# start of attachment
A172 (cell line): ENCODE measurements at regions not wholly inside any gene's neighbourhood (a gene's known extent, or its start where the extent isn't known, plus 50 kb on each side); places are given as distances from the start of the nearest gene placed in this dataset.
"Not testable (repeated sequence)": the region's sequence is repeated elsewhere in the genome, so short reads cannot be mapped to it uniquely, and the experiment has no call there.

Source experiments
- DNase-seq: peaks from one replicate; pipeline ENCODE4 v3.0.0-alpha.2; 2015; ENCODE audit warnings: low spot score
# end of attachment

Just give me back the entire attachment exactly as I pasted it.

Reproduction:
A172 (cell line): ENCODE measurements at regions not wholly inside any gene's neighbourhood (a gene's known extent, or its start where the extent isn't known, plus 50 kb on each side); places are given as distances from the start of the nearest gene placed in this dataset.
"Not testable (repeated sequence)": the region's sequence is repeated elsewhere in the genome, so short reads cannot be mapped to it uniquely, and the experiment has no call there.

Source experiments
- DNase-seq: peaks from one replicate; pipeline ENCODE4 v3.0.0-alpha.2; 2015; ENCODE audit warnings: low spot score